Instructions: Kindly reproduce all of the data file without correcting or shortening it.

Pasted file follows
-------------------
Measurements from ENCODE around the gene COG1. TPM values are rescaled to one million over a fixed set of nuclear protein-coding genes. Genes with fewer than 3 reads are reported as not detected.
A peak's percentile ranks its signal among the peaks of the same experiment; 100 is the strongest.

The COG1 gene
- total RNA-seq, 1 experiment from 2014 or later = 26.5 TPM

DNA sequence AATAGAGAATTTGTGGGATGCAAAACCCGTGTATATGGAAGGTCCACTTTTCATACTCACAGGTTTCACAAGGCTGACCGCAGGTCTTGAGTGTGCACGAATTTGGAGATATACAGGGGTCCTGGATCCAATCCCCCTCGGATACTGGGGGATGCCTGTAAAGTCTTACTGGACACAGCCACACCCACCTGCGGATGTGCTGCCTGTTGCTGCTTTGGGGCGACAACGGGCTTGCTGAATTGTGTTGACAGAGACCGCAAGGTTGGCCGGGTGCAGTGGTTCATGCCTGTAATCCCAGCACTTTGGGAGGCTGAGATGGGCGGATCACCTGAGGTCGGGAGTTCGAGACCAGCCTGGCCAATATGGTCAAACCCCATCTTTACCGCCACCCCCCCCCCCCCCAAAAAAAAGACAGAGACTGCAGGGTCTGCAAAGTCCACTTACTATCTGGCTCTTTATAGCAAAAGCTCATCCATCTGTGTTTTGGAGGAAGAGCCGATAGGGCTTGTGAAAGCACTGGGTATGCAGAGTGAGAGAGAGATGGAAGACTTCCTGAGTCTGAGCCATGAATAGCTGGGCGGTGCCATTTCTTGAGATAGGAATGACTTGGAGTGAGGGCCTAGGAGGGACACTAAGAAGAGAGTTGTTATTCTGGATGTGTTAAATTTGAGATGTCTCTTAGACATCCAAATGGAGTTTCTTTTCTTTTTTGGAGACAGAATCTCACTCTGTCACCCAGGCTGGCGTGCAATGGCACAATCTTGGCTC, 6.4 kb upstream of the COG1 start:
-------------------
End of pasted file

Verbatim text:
Measurements from ENCODE around the gene COG1. TPM values are rescaled to one million over a fixed set of nuclear protein-coding genes. Genes with fewer than 3 reads are reported as not detected.
A peak's percentile ranks its signal among the peaks of the same experiment; 100 is the strongest.

The COG1 gene
- total RNA-seq, 1 experiment from 2014 or later = 26.5 TPM

DNA sequence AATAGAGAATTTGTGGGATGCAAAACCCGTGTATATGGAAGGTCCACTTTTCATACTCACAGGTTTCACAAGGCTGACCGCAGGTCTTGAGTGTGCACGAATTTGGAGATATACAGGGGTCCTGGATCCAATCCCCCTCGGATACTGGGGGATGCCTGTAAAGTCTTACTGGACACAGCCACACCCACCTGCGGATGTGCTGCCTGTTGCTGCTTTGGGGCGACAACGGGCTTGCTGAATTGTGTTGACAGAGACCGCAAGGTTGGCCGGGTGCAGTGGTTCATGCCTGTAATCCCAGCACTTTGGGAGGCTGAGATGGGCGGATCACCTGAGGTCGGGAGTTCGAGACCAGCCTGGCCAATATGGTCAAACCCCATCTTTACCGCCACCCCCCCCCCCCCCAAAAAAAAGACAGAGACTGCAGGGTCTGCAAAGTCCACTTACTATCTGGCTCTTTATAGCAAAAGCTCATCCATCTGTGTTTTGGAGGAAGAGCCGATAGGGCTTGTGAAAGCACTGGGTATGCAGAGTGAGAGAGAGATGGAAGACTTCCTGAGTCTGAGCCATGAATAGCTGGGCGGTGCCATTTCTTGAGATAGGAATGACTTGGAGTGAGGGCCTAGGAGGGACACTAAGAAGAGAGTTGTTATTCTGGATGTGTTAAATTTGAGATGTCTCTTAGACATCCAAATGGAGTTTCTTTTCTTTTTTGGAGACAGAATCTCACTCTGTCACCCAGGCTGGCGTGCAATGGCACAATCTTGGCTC, 6.4 kb upstream of the COG1 start: